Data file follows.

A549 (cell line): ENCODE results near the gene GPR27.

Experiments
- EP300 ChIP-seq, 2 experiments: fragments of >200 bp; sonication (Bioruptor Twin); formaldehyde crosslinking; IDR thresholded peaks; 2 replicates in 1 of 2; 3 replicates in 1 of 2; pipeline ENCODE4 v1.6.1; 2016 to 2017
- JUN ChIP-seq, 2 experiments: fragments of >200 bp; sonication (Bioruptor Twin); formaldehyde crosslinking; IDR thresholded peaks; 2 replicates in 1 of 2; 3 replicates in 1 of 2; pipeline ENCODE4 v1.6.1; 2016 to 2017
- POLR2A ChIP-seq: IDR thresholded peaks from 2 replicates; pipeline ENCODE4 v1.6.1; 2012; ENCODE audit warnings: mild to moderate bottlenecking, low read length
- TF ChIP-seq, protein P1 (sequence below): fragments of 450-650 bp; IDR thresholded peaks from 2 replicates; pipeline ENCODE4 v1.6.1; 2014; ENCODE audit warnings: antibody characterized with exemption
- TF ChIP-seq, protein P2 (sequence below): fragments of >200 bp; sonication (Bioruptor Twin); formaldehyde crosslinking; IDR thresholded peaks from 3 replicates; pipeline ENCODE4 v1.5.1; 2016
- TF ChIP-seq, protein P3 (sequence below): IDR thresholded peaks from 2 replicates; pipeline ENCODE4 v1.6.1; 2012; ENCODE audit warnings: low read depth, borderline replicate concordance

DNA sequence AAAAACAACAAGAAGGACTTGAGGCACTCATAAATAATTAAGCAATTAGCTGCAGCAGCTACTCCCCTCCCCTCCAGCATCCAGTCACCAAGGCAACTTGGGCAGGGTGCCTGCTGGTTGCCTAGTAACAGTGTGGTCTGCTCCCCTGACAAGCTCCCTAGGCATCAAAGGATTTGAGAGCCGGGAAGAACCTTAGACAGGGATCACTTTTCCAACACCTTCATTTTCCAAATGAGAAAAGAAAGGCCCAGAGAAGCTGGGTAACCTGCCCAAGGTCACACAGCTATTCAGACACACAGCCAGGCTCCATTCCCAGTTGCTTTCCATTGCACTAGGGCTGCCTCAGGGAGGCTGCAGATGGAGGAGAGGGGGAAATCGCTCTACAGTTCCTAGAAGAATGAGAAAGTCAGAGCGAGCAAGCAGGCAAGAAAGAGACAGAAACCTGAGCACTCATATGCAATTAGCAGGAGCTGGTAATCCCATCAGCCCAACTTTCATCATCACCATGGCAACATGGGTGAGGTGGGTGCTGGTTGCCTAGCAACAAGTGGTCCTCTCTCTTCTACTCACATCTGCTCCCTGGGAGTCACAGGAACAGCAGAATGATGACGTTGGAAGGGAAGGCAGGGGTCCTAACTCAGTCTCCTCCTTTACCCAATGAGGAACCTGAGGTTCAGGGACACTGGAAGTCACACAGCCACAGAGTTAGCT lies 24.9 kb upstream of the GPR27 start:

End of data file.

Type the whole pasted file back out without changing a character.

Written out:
A549 (cell line): ENCODE results near the gene GPR27.

Experiments
- EP300 ChIP-seq, 2 experiments: fragments of >200 bp; sonication (Bioruptor Twin); formaldehyde crosslinking; IDR thresholded peaks; 2 replicates in 1 of 2; 3 replicates in 1 of 2; pipeline ENCODE4 v1.6.1; 2016 to 2017
- JUN ChIP-seq, 2 experiments: fragments of >200 bp; sonication (Bioruptor Twin); formaldehyde crosslinking; IDR thresholded peaks; 2 replicates in 1 of 2; 3 replicates in 1 of 2; pipeline ENCODE4 v1.6.1; 2016 to 2017
- POLR2A ChIP-seq: IDR thresholded peaks from 2 replicates; pipeline ENCODE4 v1.6.1; 2012; ENCODE audit warnings: mild to moderate bottlenecking, low read length
- TF ChIP-seq, protein P1 (sequence below): fragments of 450-650 bp; IDR thresholded peaks from 2 replicates; pipeline ENCODE4 v1.6.1; 2014; ENCODE audit warnings: antibody characterized with exemption
- TF ChIP-seq, protein P2 (sequence below): fragments of >200 bp; sonication (Bioruptor Twin); formaldehyde crosslinking; IDR thresholded peaks from 3 replicates; pipeline ENCODE4 v1.5.1; 2016
- TF ChIP-seq, protein P3 (sequence below): IDR thresholded peaks from 2 replicates; pipeline ENCODE4 v1.6.1; 2012; ENCODE audit warnings: low read depth, borderline replicate concordance

DNA sequence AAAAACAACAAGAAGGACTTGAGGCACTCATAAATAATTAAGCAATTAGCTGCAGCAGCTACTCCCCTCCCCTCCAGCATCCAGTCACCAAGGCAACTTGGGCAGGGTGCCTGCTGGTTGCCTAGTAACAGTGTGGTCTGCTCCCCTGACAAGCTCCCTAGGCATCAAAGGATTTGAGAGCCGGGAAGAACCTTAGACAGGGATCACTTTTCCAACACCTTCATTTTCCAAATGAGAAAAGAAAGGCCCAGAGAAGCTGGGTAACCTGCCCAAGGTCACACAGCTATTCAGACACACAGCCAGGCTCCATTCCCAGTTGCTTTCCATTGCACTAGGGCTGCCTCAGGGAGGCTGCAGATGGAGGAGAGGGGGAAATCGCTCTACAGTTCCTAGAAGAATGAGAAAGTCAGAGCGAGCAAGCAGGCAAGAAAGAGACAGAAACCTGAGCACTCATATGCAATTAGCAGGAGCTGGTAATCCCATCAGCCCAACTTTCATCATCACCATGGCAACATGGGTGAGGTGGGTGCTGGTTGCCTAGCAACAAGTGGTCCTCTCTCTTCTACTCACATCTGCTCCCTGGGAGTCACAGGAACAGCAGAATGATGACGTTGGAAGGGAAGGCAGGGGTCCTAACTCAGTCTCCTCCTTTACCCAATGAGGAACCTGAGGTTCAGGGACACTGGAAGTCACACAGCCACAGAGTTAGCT lies 24.9 kb upstream of the GPR27 start: